Cardiology is one those specialties that generally perform high-cost diagnostic and curative services, and getting reimbursed for such significant services means conclusive and convincing cardiology medical billing – adhering to cardiology codes, compliance standards and coding rules. Cardiologist, who used to be comfortable with a fewer codes and compliance standards and coding rules, are now required to be abreast with period changes in cardiology codes, compliance standards and coding rules. Amongst these evolving changes, cardiologists need to be aware of acceptability of the codes assigned, modifiers to be attached, medical necessity of performing and coding a procedure, component coding, and so on.
Acceptability of the codes assigned
Contrary to overlapping cardiology codes in the past, CMS has comes up with an exhaustive list of cardiology codes, meaning virtually an independent and appropriate code for every cardiology procedure. Therefore, Medicare, Medicaid, and private insurance companies can easily verify and ascertain whether or not you have aptly coded your procedures. Moreover, attaching a lower-paying code for a relatively costlier procedure does not make sense at all.
Apart from learning evolving coding numbers and their correct assignment, cardiologists should also familiar with changes that have been introduced in codes relevant to heart catheterization, revascularization, observation services and more. Many existing codes have undergone revisions, including iliac repair, angioplasty, non-coronary stent placement, wearable ECG recording, and non-invasive physiologic changes. As of now, while billing for cardiology procedures:
- Cardiologists are required report most non-congenital procedures with a single code
- Catheterization coded for non-congenital studies cover injections, imaging supervision, interpretation and report.
- Imaging supervision, interpretation and report are included with the injection procedure and cannot be reported separately in the case of all cardiac catheterization procedures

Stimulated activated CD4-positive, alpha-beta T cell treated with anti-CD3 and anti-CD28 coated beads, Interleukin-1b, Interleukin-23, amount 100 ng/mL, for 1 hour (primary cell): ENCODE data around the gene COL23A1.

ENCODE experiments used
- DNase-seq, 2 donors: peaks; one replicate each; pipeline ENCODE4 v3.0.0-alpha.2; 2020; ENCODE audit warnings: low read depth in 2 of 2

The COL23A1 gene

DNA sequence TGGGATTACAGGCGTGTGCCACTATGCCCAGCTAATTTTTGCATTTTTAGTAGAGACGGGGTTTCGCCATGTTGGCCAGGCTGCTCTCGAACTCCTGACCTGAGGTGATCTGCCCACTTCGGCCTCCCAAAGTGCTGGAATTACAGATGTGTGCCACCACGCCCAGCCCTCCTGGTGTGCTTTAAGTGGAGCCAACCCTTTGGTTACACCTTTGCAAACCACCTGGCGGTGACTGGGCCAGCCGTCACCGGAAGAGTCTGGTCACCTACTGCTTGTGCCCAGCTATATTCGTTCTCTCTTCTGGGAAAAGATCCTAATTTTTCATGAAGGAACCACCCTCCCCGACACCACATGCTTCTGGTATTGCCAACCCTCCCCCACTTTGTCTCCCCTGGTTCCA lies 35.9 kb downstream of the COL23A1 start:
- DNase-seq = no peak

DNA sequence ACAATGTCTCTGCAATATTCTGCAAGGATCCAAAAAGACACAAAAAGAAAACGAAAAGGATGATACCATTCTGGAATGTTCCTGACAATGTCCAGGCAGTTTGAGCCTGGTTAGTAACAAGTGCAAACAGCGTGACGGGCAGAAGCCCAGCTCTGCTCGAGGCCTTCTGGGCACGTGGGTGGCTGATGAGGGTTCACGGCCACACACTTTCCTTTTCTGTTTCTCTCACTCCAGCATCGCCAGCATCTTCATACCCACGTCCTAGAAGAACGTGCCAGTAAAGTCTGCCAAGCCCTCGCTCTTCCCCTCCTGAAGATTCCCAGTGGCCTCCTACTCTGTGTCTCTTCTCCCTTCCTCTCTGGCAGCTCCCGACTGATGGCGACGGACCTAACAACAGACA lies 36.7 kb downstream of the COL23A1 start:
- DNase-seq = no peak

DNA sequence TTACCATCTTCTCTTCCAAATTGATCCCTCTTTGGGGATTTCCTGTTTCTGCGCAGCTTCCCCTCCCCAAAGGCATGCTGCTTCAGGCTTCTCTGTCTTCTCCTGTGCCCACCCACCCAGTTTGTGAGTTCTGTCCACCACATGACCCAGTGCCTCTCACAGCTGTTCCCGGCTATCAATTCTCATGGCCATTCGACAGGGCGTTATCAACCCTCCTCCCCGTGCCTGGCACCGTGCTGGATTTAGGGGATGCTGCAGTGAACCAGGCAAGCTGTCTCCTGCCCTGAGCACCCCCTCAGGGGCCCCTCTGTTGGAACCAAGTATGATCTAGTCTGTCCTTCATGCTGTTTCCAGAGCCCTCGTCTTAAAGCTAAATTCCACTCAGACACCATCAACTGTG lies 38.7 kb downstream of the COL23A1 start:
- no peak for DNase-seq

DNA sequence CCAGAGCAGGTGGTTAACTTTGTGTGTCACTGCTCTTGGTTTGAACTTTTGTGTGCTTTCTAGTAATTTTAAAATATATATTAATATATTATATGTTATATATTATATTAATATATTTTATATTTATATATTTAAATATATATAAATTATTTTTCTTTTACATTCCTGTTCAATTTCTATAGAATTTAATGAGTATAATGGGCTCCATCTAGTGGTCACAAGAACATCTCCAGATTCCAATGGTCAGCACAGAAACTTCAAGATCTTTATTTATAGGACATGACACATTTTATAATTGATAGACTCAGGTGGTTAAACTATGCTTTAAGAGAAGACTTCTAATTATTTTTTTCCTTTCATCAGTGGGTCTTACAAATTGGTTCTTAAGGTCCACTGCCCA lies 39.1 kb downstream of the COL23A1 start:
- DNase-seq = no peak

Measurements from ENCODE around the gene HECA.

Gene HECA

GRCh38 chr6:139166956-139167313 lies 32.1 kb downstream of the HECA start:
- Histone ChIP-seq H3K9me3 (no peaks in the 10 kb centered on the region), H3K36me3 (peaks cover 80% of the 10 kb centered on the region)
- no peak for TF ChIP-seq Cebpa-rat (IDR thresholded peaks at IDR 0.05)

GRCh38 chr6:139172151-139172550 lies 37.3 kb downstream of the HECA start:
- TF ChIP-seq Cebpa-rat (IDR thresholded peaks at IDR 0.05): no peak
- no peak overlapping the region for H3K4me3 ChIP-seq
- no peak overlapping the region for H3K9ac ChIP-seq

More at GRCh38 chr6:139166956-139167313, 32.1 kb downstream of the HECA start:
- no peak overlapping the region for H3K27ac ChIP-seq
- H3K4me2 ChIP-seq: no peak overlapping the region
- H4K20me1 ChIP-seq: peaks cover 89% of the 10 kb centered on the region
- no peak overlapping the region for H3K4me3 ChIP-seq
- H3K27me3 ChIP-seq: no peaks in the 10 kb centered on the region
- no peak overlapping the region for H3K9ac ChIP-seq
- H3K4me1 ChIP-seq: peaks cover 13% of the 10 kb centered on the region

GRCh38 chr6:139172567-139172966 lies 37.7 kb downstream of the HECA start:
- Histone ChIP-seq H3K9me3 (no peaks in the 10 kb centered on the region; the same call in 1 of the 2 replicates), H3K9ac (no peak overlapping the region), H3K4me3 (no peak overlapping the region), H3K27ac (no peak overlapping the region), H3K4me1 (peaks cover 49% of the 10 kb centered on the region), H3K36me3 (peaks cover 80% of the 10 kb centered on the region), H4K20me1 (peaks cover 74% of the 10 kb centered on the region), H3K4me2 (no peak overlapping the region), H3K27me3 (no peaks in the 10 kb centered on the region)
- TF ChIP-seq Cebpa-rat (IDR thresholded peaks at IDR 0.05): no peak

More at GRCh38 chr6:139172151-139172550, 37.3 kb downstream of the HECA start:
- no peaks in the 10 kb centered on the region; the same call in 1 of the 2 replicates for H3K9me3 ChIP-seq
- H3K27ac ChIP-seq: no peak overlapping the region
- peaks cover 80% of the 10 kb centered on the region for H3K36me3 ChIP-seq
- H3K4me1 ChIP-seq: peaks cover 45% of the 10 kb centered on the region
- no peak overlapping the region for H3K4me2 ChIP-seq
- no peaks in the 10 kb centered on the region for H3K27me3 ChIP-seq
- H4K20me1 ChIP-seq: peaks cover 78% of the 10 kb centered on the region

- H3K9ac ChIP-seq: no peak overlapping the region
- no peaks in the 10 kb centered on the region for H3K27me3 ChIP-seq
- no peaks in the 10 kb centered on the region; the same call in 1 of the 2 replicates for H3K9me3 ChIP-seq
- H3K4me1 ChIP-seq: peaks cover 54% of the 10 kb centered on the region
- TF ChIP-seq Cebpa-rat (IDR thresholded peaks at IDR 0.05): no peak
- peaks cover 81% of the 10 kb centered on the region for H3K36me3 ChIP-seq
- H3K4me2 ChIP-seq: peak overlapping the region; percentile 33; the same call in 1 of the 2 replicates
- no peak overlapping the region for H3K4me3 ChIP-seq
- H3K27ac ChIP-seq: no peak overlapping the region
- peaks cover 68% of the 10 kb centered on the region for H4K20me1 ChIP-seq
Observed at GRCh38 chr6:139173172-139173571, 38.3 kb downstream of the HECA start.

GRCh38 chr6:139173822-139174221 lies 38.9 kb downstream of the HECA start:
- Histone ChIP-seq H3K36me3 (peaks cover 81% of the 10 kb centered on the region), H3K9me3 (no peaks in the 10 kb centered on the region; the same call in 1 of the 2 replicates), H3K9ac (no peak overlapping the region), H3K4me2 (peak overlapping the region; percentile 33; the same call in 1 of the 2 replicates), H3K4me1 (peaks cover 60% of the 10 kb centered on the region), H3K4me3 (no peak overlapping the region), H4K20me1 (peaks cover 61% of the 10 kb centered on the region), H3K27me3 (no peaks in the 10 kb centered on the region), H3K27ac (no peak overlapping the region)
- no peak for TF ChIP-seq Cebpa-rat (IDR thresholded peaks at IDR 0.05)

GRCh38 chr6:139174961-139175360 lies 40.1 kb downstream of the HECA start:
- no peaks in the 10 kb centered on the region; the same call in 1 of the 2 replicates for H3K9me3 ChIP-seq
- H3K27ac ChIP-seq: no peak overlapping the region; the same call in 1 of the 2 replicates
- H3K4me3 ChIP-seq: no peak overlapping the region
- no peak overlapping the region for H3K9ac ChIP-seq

- Cardiology-specific codes such as 93451, 93456, and 93503 are not allowed to be attached with modifier 51.
Medical necessity of performing and medical necessity of performing and coding a procedure
In certain cases, insurance payors may contest the medical necessity of certain procedures undertaken by cardiologists. Therefore, it crucial that cardiologists substantiate the necessity of those procedures that have sent coded. Otherwise, reimbursements for those procedures may be rejected for lack of sufficient proof.
Cardiologists’ services may often involve certain technical components, and there are specific coding ruling depending on the criticality of each of such technical components. A higher technical component should always be accompanied by a higher value code so as to maximize the eventual reimbursement. In cases where there are several technical components involved on the same, the lowest component should be singled out to prevent the mandatory 25 percent deduction being charged to any other higher paying technical components.
All of these evolving cardiology codes, standards, and rules may limit cardiologists’ ability to realize their reimbursement in full. Therefore, irrespective of you being interventional cardiologists, diagnostic cardiologists, electro-physiologists, nuclear cardiologists or cardiovascular/ cardiothoracic physicians, you may eventually need an effective revenue cycle management solution in place that is integrated with the right technology, processes and people to respond to Cardiology Billing and Coding dynamics.
Medicalbillersandcoders.com offers and mediates resource deployment for integrated solutions in medical billing Revenue Cycle Management to diverse medical practices across the 50 states in the U.S. Our capability in cardiology medical billing is driven by a nation-wide resource base of expert cardiology medical billers and coders familiar with cardiology-specific medical billing, technology, and processes. With access to such talent-pool of professionals, cardiologists across the U.S. should be able to respond to cardiology billing and coding dynamics.